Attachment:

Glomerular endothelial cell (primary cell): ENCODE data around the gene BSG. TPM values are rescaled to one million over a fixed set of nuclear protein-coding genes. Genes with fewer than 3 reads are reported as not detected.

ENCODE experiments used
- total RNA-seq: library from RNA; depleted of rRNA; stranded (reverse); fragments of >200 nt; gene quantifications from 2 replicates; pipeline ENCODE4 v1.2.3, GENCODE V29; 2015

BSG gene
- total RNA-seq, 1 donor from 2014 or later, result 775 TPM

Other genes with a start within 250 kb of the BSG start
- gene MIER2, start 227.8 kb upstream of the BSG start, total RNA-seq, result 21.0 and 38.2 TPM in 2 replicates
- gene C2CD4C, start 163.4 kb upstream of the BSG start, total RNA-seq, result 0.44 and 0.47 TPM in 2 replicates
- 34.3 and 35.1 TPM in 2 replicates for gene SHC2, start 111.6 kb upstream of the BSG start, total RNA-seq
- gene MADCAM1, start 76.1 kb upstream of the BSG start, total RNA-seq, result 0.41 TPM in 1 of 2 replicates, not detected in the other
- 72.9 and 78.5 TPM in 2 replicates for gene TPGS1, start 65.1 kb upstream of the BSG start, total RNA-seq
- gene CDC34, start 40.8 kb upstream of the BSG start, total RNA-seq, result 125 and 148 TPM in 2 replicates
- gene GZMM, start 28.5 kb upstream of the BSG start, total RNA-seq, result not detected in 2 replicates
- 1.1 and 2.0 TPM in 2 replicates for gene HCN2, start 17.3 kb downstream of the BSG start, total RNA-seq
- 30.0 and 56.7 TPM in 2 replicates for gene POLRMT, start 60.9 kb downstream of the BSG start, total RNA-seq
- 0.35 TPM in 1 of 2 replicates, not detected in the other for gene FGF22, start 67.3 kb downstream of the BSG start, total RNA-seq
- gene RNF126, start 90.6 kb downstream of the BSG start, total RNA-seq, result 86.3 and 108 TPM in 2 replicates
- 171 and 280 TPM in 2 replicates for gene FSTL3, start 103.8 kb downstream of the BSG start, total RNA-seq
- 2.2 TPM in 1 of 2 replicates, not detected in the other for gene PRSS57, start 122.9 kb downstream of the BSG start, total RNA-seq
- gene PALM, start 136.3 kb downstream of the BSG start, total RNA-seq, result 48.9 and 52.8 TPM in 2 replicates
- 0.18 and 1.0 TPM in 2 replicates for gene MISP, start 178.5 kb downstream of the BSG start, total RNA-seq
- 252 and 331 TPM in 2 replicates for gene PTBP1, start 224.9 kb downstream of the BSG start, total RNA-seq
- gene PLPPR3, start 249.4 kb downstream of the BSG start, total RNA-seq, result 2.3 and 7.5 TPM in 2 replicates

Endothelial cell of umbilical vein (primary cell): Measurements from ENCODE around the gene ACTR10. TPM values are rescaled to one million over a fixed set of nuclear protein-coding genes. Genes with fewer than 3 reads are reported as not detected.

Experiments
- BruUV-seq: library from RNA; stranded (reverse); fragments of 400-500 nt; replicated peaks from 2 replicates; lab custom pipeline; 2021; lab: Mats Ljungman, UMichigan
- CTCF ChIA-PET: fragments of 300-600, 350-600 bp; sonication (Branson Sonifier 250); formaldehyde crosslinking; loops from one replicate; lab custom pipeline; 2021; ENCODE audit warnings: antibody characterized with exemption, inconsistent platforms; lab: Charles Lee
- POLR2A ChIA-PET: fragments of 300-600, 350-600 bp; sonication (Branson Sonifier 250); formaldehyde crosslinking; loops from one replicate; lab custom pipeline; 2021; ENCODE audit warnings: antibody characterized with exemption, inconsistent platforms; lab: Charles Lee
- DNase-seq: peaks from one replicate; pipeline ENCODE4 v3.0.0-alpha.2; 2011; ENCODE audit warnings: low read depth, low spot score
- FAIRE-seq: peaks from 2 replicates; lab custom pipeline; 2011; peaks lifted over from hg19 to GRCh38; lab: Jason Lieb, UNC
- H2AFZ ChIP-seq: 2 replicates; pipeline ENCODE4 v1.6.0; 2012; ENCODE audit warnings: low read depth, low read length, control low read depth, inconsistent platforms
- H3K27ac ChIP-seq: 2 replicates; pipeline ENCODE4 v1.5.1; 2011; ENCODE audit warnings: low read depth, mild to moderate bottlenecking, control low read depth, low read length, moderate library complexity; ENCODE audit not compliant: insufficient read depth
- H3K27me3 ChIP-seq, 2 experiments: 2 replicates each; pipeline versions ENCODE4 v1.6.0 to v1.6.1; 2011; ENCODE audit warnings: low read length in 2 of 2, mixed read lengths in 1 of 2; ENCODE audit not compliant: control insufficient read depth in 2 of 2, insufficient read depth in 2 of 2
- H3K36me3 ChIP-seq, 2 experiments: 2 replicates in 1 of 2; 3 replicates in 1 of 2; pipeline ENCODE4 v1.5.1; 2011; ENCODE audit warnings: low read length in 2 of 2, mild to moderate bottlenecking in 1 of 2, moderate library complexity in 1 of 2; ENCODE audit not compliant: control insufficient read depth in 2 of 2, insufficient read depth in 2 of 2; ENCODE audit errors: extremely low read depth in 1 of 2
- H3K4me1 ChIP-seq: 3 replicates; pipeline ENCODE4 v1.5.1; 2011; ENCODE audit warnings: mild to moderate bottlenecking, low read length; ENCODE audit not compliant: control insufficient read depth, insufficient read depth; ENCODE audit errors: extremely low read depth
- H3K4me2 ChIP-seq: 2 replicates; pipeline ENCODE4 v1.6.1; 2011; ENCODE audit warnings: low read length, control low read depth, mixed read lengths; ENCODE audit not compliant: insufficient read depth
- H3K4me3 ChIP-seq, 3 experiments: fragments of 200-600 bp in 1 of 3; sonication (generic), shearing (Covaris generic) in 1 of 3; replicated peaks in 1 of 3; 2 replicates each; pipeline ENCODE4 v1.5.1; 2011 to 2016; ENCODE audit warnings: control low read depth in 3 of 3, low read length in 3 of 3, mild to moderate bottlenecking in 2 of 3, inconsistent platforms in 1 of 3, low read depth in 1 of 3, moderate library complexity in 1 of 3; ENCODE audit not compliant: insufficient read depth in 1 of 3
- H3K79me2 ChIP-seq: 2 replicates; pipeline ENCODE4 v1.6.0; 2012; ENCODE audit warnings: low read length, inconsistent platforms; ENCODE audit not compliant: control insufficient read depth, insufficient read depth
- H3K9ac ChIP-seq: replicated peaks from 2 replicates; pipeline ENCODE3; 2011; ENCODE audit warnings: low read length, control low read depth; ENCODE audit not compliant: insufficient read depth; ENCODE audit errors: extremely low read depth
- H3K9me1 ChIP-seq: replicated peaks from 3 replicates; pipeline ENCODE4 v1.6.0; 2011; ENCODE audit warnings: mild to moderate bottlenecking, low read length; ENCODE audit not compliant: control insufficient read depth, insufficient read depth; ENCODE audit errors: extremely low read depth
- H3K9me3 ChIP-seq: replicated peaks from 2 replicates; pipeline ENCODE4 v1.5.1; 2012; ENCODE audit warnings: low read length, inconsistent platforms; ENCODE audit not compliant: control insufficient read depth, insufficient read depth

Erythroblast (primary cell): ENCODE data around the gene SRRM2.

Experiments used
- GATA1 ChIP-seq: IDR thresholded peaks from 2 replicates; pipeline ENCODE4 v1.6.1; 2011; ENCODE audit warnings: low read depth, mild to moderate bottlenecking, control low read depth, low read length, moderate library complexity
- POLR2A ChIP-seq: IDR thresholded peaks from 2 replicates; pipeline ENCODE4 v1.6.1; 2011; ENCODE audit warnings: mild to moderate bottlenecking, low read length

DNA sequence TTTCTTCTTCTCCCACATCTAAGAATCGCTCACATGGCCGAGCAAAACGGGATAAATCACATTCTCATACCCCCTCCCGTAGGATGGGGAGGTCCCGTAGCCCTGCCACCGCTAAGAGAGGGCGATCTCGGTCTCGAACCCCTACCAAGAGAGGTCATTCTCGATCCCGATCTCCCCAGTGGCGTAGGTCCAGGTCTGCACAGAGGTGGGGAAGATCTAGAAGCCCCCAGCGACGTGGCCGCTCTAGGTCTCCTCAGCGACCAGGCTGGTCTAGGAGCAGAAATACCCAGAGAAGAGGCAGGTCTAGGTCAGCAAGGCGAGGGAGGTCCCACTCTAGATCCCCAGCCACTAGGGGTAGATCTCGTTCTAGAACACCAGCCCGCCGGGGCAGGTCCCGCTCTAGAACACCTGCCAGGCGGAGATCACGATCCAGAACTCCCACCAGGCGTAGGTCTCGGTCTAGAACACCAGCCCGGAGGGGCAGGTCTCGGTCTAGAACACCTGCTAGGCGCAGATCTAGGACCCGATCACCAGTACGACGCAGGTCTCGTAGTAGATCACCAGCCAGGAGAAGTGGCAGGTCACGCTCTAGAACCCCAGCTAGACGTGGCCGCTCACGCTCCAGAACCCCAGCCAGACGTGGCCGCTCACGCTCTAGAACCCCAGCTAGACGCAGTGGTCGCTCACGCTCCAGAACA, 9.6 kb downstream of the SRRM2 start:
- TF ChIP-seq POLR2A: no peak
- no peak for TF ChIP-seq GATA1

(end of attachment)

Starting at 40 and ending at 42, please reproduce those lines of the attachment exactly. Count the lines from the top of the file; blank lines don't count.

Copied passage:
- H3K9me1 ChIP-seq: replicated peaks from 3 replicates; pipeline ENCODE4 v1.6.0; 2011; ENCODE audit warnings: mild to moderate bottlenecking, low read length; ENCODE audit not compliant: control insufficient read depth, insufficient read depth; ENCODE audit errors: extremely low read depth
- H3K9me3 ChIP-seq: replicated peaks from 2 replicates; pipeline ENCODE4 v1.5.1; 2012; ENCODE audit warnings: low read length, inconsistent platforms; ENCODE audit not compliant: control insufficient read depth, insufficient read depth

Erythroblast (primary cell): ENCODE data around the gene SRRM2.